Though it’s frightening to think that the people we trust with our wellness can be under the influence of substances, it happens more often than we think. According to the Drug Enforcement Administration’s post on drug addiction in healthcare, the abuse of prescription drugs is becoming an increasingly pressing issue in the country. More recent research even states that up to 69% of medical professionals have admitted to misusing substances throughout their careers.
What has sparked substance abuse in healthcare workers?
Substance abuse can be caused by a myriad of reasons, most of which are personal. However, among healthcare workers a prevalent cause of substance dependence is burnout. Since 2020, medical professionals have been in critical demand around the world. Consequently, medical professionals are experiencing record instances of mental health problems. This includes heightened instances of depression and anxiety. Chief among these conditions affecting healthcare workers, though, is burnout.
As a matter of fact, Forbes’ coverage of worker burnout reveals that this is the primary reason why almost 3% of the healthcare workforce has been resigning each month. This 2022 alone, nearly 1.7 million medical professionals have already left their jobs. On top of this, many more are switching to more flexible career opportunities. Telehealth provider Wheel’s list on how nurse practitioners can make extra money reveals that many are switching to alternative medical careers that offer a better work-life balance. These include working in telehealth, healthcare writing, immunization administration, and medical transcriptions to name a few. That said, not every burned-out healthcare worker is able to resign or find alternate work. As such, millions of medical professionals are left to deal with burnout in different ways. Unfortunately, reports show that a number of these medical professionals are turning to substances.
How substance abuse affects medical professionals
Substance abuse problems are harmful to any individual, but their dangers are dramatically multiplied when in relation to those whose profession deals with life and death. In studies published in the National Library of Medicine, it’s revealed that drug impairment in the healthcare workplace poses risks to both healthcare workers and patients alike. For the former, mind-altering substances have been found to result in the deterioration of mental and physical capabilities. For instance, stimulants may cause angina and myocardial infarction. Excessive use of certain drugs like downers can also cause falls or fractures. Aside from the obvious harm this causes a healthcare worker’s well-being, it also compromises the well-being of patients in their care. This can occur when medical professionals are unable to make sound calls, and also when patients with compromised immune systems are exposed to possible conditions that addicted healthcare workers carry.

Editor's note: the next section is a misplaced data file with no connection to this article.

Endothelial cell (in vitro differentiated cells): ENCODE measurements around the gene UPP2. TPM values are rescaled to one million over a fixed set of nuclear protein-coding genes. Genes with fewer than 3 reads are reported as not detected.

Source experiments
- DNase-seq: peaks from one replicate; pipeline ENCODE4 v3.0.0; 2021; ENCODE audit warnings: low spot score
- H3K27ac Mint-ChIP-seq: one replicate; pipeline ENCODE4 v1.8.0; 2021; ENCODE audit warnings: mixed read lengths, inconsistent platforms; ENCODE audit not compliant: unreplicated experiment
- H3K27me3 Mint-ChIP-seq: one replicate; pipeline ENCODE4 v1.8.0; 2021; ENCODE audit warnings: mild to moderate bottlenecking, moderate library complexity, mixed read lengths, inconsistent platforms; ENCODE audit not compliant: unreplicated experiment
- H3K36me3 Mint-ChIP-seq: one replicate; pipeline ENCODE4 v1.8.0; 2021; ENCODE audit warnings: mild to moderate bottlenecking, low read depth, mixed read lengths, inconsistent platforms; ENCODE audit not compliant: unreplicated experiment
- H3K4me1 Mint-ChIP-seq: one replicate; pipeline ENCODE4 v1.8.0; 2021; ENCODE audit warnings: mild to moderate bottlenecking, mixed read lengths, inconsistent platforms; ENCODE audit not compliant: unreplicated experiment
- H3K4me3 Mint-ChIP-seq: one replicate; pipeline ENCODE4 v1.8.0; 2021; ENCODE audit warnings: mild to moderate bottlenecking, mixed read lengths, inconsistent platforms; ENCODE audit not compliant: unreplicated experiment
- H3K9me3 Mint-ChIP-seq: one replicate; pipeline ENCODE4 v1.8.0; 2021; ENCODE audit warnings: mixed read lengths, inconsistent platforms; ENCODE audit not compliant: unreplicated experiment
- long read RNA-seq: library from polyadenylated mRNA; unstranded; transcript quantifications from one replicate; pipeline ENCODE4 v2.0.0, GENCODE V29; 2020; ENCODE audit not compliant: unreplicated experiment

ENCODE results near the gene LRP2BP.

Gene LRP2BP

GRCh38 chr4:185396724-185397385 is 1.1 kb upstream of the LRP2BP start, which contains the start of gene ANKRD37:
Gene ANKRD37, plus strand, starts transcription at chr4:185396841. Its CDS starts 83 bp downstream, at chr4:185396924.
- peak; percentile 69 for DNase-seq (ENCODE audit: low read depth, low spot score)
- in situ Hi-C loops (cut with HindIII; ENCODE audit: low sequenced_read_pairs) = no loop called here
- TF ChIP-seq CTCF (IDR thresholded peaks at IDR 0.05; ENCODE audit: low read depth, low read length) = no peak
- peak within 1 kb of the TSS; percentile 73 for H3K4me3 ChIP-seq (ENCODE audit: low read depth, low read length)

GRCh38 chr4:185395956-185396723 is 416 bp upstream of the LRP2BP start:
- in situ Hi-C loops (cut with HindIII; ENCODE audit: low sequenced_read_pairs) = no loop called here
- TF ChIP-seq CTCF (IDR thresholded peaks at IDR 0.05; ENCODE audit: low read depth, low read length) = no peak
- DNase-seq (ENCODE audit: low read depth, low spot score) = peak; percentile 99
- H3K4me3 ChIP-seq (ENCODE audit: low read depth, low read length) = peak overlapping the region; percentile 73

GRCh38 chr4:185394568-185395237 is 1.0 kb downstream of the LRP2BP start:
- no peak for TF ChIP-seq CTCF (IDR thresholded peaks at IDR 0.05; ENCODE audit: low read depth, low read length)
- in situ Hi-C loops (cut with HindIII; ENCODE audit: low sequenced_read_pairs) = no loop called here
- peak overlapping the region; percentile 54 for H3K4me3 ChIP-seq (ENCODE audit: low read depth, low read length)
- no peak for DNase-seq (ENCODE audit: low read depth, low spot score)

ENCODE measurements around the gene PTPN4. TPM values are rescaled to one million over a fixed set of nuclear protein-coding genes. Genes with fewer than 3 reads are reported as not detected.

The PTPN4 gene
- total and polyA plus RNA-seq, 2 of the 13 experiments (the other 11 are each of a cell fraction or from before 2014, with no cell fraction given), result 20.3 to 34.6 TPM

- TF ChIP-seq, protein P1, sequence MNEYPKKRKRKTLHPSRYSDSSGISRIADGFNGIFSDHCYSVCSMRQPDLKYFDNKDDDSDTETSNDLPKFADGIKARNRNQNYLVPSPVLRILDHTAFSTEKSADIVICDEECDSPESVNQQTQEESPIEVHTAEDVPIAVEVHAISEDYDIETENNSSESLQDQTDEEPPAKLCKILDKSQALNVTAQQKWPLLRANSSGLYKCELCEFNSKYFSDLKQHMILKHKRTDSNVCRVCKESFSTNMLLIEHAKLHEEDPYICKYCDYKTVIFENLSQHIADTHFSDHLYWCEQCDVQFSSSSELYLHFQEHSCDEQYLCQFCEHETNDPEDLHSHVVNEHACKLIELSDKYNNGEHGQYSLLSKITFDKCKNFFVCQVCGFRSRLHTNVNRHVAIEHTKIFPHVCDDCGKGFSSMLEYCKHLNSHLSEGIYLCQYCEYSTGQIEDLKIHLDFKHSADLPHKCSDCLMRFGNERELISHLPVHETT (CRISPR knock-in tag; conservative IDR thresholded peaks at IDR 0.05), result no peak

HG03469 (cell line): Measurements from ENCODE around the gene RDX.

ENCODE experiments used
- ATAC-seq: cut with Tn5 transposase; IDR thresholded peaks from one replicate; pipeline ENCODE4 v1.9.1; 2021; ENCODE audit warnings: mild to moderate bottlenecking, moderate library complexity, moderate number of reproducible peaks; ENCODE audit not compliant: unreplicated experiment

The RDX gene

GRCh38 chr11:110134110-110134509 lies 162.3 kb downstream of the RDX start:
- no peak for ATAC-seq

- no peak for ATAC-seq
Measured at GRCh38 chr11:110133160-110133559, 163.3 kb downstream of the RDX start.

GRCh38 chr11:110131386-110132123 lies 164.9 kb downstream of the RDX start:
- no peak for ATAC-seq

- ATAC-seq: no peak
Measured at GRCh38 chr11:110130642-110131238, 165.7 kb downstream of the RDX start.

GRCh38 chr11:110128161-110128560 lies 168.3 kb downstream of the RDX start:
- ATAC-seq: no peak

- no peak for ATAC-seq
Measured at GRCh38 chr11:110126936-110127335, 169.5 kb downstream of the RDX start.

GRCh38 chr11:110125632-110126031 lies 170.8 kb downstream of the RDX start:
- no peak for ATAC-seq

What can be done to address this
The idea that medical professionals may be struggling with substance abuse is a frightening reality that needs to be addressed. While this is not easy to do given the secrecy and social stigma, there are ways that everyone can help. First, it’s important to understand the general symptoms of substance abuse. These include erratic energy levels, changes in attitude, weight fluctuations, and sudden secretiveness. Of course, this doesn’t mean that everyone who exhibits one or more of these has a substance abuse issue. But these are some of the most common indicators that are worth noting. In this way, it is easier to spot medical professionals who may need assistance.
Second, it’s essential to destigmatize substance abuse treatment. Most people who struggle with addiction already feel too ashamed to ask for help. So doubling down on this with judgment only makes it harder for them to get assistance. As we discussed previously in our article called “What is Medication-Assisted Treatment?”, having a support system makes the recovery journey a lot more positive. Having such support also makes it relatively easier to find the right recovery methods like medication-assisted treatment. This is considered one of the most effective treatments in battling opioid addiction. Since it also taps into cognitive behavioral therapy, this approach helps medical professionals learn coping techniques that will prevent relapses.
Substance abuse is a difficult and dangerous path for anyone. Among healthcare workers, having such an addiction can be life-changing for themselves and the countless people they’re sworn to serve. While the prevalence of substance abuse in the medical field is not an issue that can be solved overnight, it is a predicament that requires an entire community’s awareness, assistance, and compassion to overcome with time.
Article written by Roxanne James